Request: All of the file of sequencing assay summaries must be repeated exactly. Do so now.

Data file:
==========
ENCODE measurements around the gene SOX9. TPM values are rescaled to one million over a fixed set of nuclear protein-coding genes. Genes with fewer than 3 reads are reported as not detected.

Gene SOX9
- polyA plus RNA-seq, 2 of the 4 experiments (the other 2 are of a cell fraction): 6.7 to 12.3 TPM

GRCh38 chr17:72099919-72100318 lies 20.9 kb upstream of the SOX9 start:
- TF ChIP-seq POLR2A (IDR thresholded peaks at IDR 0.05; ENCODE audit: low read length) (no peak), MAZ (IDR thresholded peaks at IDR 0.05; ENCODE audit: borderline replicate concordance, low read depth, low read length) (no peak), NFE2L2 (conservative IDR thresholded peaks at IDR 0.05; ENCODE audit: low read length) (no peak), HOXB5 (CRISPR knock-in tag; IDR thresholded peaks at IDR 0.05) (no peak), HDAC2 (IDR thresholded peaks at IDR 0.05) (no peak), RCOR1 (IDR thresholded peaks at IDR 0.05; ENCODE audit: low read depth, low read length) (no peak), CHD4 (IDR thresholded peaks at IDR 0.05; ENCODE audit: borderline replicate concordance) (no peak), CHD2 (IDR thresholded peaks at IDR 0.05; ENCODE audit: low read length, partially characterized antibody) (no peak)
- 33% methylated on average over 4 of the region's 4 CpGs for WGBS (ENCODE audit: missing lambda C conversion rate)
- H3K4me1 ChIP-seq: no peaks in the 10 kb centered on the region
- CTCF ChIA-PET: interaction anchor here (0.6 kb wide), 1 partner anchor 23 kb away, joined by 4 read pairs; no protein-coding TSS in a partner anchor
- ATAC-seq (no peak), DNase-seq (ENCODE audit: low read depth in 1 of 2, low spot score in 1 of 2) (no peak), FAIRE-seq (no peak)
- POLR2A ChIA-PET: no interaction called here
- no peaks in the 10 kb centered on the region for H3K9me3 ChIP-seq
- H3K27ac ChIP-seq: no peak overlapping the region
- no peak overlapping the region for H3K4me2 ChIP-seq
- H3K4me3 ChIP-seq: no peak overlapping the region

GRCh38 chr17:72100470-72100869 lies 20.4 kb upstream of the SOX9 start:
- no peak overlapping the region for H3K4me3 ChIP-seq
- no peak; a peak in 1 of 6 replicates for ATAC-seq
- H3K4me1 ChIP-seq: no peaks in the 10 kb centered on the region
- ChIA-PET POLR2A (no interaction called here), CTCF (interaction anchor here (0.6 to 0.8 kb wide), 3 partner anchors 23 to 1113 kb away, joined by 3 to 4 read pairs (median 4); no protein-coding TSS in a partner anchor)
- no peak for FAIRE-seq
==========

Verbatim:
ENCODE measurements around the gene SOX9. TPM values are rescaled to one million over a fixed set of nuclear protein-coding genes. Genes with fewer than 3 reads are reported as not detected.

Gene SOX9
- polyA plus RNA-seq, 2 of the 4 experiments (the other 2 are of a cell fraction): 6.7 to 12.3 TPM

GRCh38 chr17:72099919-72100318 lies 20.9 kb upstream of the SOX9 start:
- TF ChIP-seq POLR2A (IDR thresholded peaks at IDR 0.05; ENCODE audit: low read length) (no peak), MAZ (IDR thresholded peaks at IDR 0.05; ENCODE audit: borderline replicate concordance, low read depth, low read length) (no peak), NFE2L2 (conservative IDR thresholded peaks at IDR 0.05; ENCODE audit: low read length) (no peak), HOXB5 (CRISPR knock-in tag; IDR thresholded peaks at IDR 0.05) (no peak), HDAC2 (IDR thresholded peaks at IDR 0.05) (no peak), RCOR1 (IDR thresholded peaks at IDR 0.05; ENCODE audit: low read depth, low read length) (no peak), CHD4 (IDR thresholded peaks at IDR 0.05; ENCODE audit: borderline replicate concordance) (no peak), CHD2 (IDR thresholded peaks at IDR 0.05; ENCODE audit: low read length, partially characterized antibody) (no peak)
- 33% methylated on average over 4 of the region's 4 CpGs for WGBS (ENCODE audit: missing lambda C conversion rate)
- H3K4me1 ChIP-seq: no peaks in the 10 kb centered on the region
- CTCF ChIA-PET: interaction anchor here (0.6 kb wide), 1 partner anchor 23 kb away, joined by 4 read pairs; no protein-coding TSS in a partner anchor
- ATAC-seq (no peak), DNase-seq (ENCODE audit: low read depth in 1 of 2, low spot score in 1 of 2) (no peak), FAIRE-seq (no peak)
- POLR2A ChIA-PET: no interaction called here
- no peaks in the 10 kb centered on the region for H3K9me3 ChIP-seq
- H3K27ac ChIP-seq: no peak overlapping the region
- no peak overlapping the region for H3K4me2 ChIP-seq
- H3K4me3 ChIP-seq: no peak overlapping the region

GRCh38 chr17:72100470-72100869 lies 20.4 kb upstream of the SOX9 start:
- no peak overlapping the region for H3K4me3 ChIP-seq
- no peak; a peak in 1 of 6 replicates for ATAC-seq
- H3K4me1 ChIP-seq: no peaks in the 10 kb centered on the region
- ChIA-PET POLR2A (no interaction called here), CTCF (interaction anchor here (0.6 to 0.8 kb wide), 3 partner anchors 23 to 1113 kb away, joined by 3 to 4 read pairs (median 4); no protein-coding TSS in a partner anchor)
- no peak for FAIRE-seq